This post is the first in a series on the science of pace of play management. Through his extensive research, Dr. Lou Riccio, FAIRWAYiQ’s chief analytics officer, has developed actionable pace of play management techniques that are outlined in his “Pace of Play Bible.” These proven techniques are based upon science and are the results of years of research – they are not hunches or guesses.
Some of the techniques that will be discussed in future posts can be implemented immediately and others will require more work.
Our introductory topic in this series on pace of play management is “The Problem Defined”. Here is the excerpt from Dr. Riccio’s “Pace of Play Bible”:
Pace of Play – The Problem Defined
There are several aspects to the problem of slow play depending on your point of view. For some the problem is that the overall time to finish a round is too long. For others long waiting periods before strokes can be played is the problem even if the overall time is not intolerable. For golf course operators, slow play may have an effect on the number of rounds they can provide (and sell) in a day.
There is some inter connectivity of these issues, but there is also some independence. There may even be some conflicts in that by improving one aspect, another may be hurt. Let’s consider each one.
Time to Play 18 Holes
The common wisdom is that the time it takes to play an 18 hole round has increased dramatically over the last few decades. There is plenty of anecdotal evidence to that point. One need not look further than the US Open in which a time of 4 hours was considered long in the days of Ben Hogan and Sam Snead while a round of 5 and a half hours is standard at today’s championship.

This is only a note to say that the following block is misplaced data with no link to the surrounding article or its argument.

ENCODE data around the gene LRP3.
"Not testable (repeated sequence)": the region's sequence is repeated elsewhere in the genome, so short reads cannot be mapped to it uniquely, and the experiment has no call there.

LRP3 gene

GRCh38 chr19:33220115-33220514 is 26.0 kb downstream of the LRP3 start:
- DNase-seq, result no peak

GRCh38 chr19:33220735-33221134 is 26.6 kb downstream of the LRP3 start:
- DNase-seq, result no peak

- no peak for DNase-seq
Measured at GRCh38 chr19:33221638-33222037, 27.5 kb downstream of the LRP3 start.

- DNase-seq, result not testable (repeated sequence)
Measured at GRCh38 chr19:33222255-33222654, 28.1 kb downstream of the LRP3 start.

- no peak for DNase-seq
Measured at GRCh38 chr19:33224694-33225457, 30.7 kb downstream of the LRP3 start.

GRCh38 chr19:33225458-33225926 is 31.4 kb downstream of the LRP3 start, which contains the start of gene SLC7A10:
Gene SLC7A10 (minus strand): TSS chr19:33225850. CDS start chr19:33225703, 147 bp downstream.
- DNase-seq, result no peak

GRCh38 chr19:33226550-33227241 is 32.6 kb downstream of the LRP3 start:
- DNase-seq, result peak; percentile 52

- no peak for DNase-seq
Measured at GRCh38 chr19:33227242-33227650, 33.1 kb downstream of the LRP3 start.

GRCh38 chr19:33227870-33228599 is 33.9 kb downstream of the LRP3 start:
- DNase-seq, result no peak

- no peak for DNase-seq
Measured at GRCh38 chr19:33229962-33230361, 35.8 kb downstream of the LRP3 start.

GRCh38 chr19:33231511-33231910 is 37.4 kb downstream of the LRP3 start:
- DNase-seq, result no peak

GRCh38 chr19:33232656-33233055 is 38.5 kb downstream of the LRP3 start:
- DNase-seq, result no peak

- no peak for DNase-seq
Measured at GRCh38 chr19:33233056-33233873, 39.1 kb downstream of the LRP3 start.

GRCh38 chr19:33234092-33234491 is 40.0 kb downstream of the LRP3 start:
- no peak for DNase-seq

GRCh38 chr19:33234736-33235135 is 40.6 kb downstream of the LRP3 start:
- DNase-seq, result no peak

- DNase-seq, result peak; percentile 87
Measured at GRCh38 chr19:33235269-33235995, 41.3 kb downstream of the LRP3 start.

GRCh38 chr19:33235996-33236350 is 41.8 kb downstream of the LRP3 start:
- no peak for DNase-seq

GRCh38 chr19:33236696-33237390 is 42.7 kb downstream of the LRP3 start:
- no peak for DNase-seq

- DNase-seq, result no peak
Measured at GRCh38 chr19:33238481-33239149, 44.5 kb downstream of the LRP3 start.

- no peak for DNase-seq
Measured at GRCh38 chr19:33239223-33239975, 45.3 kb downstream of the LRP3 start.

At many public and daily fee courses, 5 hour rounds are common. In some cases, the rounds take six hours. I like to play golf for six hours, but I expect to play 36 holes in that time. How much of a problem is this? Is the extra hour (or two) significant? According to Frank Thomas’ study and his follow up interviews, that extra hour amounts to something close to a tipping point. That extra hour can turn a half day commitment into what seems to be a full day’s. It cannot be said with certainty, but it is not unreasonable to believe that that extra hour has discouraged a sizeable number of golfers from playing more golf.
Of course it could just be an excuse. There could be other reasons which people don’t want to admit to which are the real culprits. Other reasons could be pressure at the office or home. But even in those cases, time must be a factor in making the decision to play or not.
Whether it is a real cause or an excuse, there is no reason not to try to get the pace back in line with an average of 4 hours or less on a typical course. Most people would say that this – the time to play 18 holes – is the real problem. Getting the typical round back to 4 hours would likely go a long way to bring back interest in the game.
Waiting Time to Hit
But to others, waiting on every shot is more important than overall time to play. This problem – the total waiting time until it is your turn to hit as a result of waiting for the group ahead to clear the landing zone over the course of an 18 hole round – is under-represented at least by the general discussion in the media. (The time waiting to hit while waiting for other players in your own group is particularly excruciating, but that’s the company you keep. Three/45 Golfers lead by example and provide positive instruction to get their own fellow competitors to pick up the pace.)